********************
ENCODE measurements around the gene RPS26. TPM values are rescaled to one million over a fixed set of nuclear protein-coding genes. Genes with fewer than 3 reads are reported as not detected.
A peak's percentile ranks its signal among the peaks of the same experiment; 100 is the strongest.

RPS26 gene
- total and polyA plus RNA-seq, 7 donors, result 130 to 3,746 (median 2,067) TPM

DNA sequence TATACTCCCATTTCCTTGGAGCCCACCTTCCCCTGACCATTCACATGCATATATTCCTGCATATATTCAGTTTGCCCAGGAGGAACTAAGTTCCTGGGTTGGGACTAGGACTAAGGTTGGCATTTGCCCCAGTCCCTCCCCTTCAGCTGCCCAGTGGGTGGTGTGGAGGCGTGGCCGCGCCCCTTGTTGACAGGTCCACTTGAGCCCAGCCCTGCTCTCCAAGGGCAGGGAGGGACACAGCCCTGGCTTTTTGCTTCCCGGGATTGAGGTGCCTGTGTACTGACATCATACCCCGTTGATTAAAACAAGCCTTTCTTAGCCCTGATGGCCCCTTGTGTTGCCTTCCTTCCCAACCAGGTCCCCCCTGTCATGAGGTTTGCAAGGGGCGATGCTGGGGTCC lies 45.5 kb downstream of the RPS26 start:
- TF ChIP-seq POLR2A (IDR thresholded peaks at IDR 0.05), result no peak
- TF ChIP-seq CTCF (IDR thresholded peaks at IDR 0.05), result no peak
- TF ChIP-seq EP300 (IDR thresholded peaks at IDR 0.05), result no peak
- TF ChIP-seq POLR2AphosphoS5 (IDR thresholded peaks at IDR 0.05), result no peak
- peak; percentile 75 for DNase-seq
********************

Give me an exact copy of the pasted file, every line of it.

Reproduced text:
ENCODE measurements around the gene RPS26. TPM values are rescaled to one million over a fixed set of nuclear protein-coding genes. Genes with fewer than 3 reads are reported as not detected.
A peak's percentile ranks its signal among the peaks of the same experiment; 100 is the strongest.

RPS26 gene
- total and polyA plus RNA-seq, 7 donors, result 130 to 3,746 (median 2,067) TPM

DNA sequence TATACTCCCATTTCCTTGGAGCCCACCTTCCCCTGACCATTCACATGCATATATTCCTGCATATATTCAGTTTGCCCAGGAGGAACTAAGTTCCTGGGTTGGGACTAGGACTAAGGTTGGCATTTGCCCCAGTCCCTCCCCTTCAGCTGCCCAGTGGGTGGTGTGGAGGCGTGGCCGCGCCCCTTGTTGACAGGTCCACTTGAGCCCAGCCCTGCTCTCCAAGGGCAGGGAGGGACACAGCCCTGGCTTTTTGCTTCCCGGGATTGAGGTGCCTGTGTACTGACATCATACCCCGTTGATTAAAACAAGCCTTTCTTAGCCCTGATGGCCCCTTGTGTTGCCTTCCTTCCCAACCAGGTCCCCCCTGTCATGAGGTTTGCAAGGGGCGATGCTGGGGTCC lies 45.5 kb downstream of the RPS26 start:
- TF ChIP-seq POLR2A (IDR thresholded peaks at IDR 0.05), result no peak
- TF ChIP-seq CTCF (IDR thresholded peaks at IDR 0.05), result no peak
- TF ChIP-seq EP300 (IDR thresholded peaks at IDR 0.05), result no peak
- TF ChIP-seq POLR2AphosphoS5 (IDR thresholded peaks at IDR 0.05), result no peak
- peak; percentile 75 for DNase-seq